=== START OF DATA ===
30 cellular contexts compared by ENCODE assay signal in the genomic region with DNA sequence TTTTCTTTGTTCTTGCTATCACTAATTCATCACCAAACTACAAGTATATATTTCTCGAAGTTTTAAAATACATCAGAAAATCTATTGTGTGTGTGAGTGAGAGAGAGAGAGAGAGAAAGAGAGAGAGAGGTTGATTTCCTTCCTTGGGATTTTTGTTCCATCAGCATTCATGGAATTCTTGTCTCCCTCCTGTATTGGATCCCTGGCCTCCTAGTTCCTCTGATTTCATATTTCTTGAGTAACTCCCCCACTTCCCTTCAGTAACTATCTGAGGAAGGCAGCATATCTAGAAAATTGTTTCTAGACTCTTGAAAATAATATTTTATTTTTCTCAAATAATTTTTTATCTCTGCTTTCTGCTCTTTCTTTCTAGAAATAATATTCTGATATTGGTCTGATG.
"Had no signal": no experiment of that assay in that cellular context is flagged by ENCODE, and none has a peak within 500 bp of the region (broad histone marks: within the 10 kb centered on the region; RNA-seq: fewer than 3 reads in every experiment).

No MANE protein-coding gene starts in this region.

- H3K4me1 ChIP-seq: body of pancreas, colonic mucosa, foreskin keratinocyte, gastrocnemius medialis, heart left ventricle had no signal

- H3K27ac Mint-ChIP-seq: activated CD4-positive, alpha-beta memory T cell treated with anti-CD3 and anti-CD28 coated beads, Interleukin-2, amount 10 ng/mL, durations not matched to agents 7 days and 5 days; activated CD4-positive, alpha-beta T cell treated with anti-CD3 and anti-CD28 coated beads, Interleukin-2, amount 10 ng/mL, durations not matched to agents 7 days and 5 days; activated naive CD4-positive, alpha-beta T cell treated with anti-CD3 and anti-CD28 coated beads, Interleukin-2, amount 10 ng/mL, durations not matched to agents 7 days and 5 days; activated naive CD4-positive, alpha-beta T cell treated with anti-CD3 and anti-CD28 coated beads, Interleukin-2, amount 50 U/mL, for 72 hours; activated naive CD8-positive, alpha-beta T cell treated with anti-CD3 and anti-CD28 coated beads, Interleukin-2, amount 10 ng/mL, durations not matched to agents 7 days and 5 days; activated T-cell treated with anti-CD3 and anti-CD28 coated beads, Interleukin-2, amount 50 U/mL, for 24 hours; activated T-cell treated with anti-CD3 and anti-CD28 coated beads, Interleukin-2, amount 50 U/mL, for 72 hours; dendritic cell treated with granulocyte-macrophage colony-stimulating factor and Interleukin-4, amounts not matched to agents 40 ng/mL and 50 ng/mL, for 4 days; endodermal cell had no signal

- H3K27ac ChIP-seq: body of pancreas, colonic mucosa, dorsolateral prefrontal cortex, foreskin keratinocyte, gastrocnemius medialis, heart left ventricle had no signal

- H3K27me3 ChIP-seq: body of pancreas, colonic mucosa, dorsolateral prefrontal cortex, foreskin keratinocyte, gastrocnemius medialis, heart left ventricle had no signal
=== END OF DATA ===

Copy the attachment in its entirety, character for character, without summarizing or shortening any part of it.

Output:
30 cellular contexts compared by ENCODE assay signal in the genomic region with DNA sequence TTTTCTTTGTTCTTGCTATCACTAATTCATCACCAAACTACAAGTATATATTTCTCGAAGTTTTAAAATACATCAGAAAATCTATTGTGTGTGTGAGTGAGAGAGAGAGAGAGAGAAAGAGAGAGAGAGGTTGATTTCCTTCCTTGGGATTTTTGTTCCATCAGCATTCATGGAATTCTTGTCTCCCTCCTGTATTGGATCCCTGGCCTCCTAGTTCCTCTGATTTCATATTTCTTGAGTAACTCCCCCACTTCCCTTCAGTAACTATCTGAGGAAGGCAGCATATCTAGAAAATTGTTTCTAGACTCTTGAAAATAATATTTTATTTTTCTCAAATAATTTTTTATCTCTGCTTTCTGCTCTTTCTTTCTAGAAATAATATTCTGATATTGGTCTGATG.
"Had no signal": no experiment of that assay in that cellular context is flagged by ENCODE, and none has a peak within 500 bp of the region (broad histone marks: within the 10 kb centered on the region; RNA-seq: fewer than 3 reads in every experiment).

No MANE protein-coding gene starts in this region.

- H3K4me1 ChIP-seq: body of pancreas, colonic mucosa, foreskin keratinocyte, gastrocnemius medialis, heart left ventricle had no signal

- H3K27ac Mint-ChIP-seq: activated CD4-positive, alpha-beta memory T cell treated with anti-CD3 and anti-CD28 coated beads, Interleukin-2, amount 10 ng/mL, durations not matched to agents 7 days and 5 days; activated CD4-positive, alpha-beta T cell treated with anti-CD3 and anti-CD28 coated beads, Interleukin-2, amount 10 ng/mL, durations not matched to agents 7 days and 5 days; activated naive CD4-positive, alpha-beta T cell treated with anti-CD3 and anti-CD28 coated beads, Interleukin-2, amount 10 ng/mL, durations not matched to agents 7 days and 5 days; activated naive CD4-positive, alpha-beta T cell treated with anti-CD3 and anti-CD28 coated beads, Interleukin-2, amount 50 U/mL, for 72 hours; activated naive CD8-positive, alpha-beta T cell treated with anti-CD3 and anti-CD28 coated beads, Interleukin-2, amount 10 ng/mL, durations not matched to agents 7 days and 5 days; activated T-cell treated with anti-CD3 and anti-CD28 coated beads, Interleukin-2, amount 50 U/mL, for 24 hours; activated T-cell treated with anti-CD3 and anti-CD28 coated beads, Interleukin-2, amount 50 U/mL, for 72 hours; dendritic cell treated with granulocyte-macrophage colony-stimulating factor and Interleukin-4, amounts not matched to agents 40 ng/mL and 50 ng/mL, for 4 days; endodermal cell had no signal

- H3K27ac ChIP-seq: body of pancreas, colonic mucosa, dorsolateral prefrontal cortex, foreskin keratinocyte, gastrocnemius medialis, heart left ventricle had no signal

- H3K27me3 ChIP-seq: body of pancreas, colonic mucosa, dorsolateral prefrontal cortex, foreskin keratinocyte, gastrocnemius medialis, heart left ventricle had no signal